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Re: [Gnu-arch-users] tla tag

From: Tom Lord
Subject: Re: [Gnu-arch-users] tla tag
Date: Fri, 17 Sep 2004 09:02:04 -0700 (PDT)

    > From: Zenaan Harkness <address@hidden>

    >   --seal             create a version-0 revision
    >   --fix              create a versionfix revision

    > These don't mean a lot to me. Is there any doco on this yet? Is
    > it just a labelling/convention thing, or functionally
    > significant?

    > Seems suspiciously similar to the "base-0" patch thing.

The naming phases are arbitrary but not accidental, like pretty much
all of the structure of the arch namespace.

I arrived at the namespace by looking at the development practices of
a number popular free software projects and then designing a namespace
in which one could organize development in isomorphic ways (though not
necessarily with trivial mappings from the ad hoc namespaces those
projects use to the mappings in arch).

By analogy:

Every normally-published book in the U.S., just inside the end papers,
has some cryptic text that looks like this example:

          Library of Congress Cataloging-in-Publication Data
                        Burroughs, William S.
                       The place of dead roads.
                              I. Title.
               PS3552.U75P54   1983   813'.54   83-8498

That asserts (an authoratative) "coordinate" for the book in a global
namespace of books maintained by the Library of Congress (a federal
institution in the US).

As with all cataloging systems, the Library of Congress (aka "LC")
system is arbitrary and inherently, unavoidably political.  It groups
books into "categories" of various sorts.  It defines and limits the
kinds of distinctions that are possible between editions of books.  In
some libraries, these decisions determine where the book goes on a
shelf or in a database -- hence, how likely someone who is browsing
generally or looking for this specific title is likely to find the
book.   The categories essentially refer to an implicit "metaphysics"
of "which categories make the most sense".

Yet in spite of all the ultimately unresolvable political questions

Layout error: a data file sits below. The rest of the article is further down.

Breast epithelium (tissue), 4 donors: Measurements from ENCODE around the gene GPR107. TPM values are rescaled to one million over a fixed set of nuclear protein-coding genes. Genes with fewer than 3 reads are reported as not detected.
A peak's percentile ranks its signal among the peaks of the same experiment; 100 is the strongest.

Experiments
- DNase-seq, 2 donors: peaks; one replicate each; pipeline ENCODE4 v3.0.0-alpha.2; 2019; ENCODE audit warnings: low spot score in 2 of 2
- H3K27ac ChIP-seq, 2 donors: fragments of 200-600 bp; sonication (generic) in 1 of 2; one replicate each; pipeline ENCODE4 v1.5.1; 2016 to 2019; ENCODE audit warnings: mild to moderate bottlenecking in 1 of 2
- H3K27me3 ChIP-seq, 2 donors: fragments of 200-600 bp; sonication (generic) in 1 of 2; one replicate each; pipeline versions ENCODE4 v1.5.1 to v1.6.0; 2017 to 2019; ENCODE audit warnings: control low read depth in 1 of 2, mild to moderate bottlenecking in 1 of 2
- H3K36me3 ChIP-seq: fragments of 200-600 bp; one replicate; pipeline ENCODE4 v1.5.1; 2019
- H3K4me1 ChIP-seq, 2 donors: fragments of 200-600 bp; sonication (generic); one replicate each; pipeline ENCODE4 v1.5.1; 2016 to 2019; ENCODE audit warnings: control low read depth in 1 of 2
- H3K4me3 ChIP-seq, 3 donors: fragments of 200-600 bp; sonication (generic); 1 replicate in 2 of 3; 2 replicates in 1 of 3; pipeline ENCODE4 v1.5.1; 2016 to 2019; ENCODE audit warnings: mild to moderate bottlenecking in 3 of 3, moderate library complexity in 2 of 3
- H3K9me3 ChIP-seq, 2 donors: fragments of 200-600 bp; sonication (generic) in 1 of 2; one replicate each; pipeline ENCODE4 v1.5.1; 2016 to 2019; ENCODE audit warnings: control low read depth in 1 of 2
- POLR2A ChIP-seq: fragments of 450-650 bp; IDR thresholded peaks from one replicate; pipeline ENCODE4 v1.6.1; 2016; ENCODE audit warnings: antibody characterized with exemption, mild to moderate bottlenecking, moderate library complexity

about the cataloging system, it's incredibly useful.   Without it, or
a few other systems roughly like it, every library would have its own
system.   It would be much harder to find _anything_.

Arch's namespace is an interesting anarchic alternative intended to
solve roughly the same problem as the LC system, but at the same time,
to avoid some of the problems.

Arch's namespace has an abstract structure, for example, patch-1 is
followed by either patch-2 or version-0.   Another example: it's easy
to ask for all the version names in an archive that differ from
"tla--devo--1.3" only in the middle ("branch") component.   That kind
of structure.

Arch's namespace _lacks_ (deliberately) a "semantics" for (most of)
that structure.  For example, there is no official explanation for the
relationship (if any) between "tla--devo--1.3" and "tla--stable--1.3".

Additionally, arch's namespace _has_ an infinite capacity to interact
with self imposed authorities who _do_ impose a semantics.   For
example:  *I* can assert some definate meaning to the difference
between "--devo--" and "--stable--".   If you agree with me, then you
can register and use my archives.   If you don't, you can ignore my

In terms of the LC analogy:  The LC is the sole authority for the
semantics of the LC namespace.   The LC namespace _also_ has an
abstract structure (e.g., call numbers are well ordered) -- but it is
a single political entity which actually assigns those numbers.

With arch, I reasoned that the internet already has an Internet
Assigned Names and Numbers Authority and doesn't need another one.
And so the arch namespace is (roughly speaking) divided up into
territories, where the ownership of the territories is (roughly
speaking, it's easy to hack around in a pinch) the province of IANA.
IANA doesn't give a crap about revision control and that's good.  The
two games (territory possession and revision control namespace
definition) are nearly independent, yet it behooves all good citizen
arch players to keep the two cleanly and simply consistent.

To the extent that groups of arch users can get along: they get all
the benefits of an LC-like system, but do not have to bow to a central
authority for the political question of assigning semantics to the


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